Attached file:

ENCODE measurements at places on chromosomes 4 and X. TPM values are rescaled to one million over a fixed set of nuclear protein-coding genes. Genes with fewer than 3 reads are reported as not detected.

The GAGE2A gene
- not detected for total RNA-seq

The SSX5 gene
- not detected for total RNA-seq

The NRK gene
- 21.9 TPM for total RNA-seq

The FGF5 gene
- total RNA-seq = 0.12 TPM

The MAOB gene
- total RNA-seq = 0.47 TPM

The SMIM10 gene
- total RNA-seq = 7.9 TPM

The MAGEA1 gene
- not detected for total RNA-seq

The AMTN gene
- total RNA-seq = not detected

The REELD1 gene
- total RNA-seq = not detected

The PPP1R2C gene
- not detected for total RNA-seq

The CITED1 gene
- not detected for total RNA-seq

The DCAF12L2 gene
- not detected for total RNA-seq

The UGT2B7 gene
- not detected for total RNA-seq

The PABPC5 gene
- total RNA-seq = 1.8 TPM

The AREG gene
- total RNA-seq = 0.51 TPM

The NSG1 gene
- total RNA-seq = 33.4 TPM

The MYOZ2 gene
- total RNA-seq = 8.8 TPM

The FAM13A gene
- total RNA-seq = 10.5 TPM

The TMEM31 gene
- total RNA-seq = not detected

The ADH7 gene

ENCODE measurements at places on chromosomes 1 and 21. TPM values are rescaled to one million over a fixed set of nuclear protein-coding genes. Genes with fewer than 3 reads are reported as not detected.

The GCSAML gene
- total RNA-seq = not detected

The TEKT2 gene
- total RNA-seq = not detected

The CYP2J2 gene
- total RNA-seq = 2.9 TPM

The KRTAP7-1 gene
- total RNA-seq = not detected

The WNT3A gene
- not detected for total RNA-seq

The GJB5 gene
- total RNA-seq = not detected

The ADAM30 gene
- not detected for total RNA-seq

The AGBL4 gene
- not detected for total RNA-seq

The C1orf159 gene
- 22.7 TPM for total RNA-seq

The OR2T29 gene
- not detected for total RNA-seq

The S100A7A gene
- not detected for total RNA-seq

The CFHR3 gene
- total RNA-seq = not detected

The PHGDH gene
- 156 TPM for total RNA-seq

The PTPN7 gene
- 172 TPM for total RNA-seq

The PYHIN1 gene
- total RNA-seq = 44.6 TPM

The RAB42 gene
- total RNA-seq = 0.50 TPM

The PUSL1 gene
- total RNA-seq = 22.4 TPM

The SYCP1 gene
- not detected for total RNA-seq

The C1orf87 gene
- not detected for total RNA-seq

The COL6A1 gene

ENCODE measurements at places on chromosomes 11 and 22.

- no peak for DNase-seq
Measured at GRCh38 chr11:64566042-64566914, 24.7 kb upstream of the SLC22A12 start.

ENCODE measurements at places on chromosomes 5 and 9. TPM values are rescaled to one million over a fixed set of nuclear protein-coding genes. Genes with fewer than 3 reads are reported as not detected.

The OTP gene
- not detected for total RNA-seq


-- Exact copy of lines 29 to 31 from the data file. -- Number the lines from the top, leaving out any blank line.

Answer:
- total RNA-seq = 1.8 TPM

The AREG gene
- total RNA-seq = 0.51 TPM